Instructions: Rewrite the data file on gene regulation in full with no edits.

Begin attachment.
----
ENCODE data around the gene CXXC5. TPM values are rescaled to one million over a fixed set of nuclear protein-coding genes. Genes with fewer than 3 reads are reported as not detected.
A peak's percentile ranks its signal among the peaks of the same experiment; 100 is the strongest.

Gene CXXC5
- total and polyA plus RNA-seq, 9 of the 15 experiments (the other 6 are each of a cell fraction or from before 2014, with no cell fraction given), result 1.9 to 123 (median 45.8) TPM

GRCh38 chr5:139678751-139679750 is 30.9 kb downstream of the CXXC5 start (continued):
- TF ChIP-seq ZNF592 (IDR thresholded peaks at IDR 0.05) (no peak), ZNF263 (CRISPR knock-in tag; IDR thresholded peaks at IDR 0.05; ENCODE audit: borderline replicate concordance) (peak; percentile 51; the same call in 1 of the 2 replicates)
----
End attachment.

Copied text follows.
ENCODE data around the gene CXXC5. TPM values are rescaled to one million over a fixed set of nuclear protein-coding genes. Genes with fewer than 3 reads are reported as not detected.
A peak's percentile ranks its signal among the peaks of the same experiment; 100 is the strongest.

Gene CXXC5
- total and polyA plus RNA-seq, 9 of the 15 experiments (the other 6 are each of a cell fraction or from before 2014, with no cell fraction given), result 1.9 to 123 (median 45.8) TPM

GRCh38 chr5:139678751-139679750 is 30.9 kb downstream of the CXXC5 start (continued):
- TF ChIP-seq ZNF592 (IDR thresholded peaks at IDR 0.05) (no peak), ZNF263 (CRISPR knock-in tag; IDR thresholded peaks at IDR 0.05; ENCODE audit: borderline replicate concordance) (peak; percentile 51; the same call in 1 of the 2 replicates)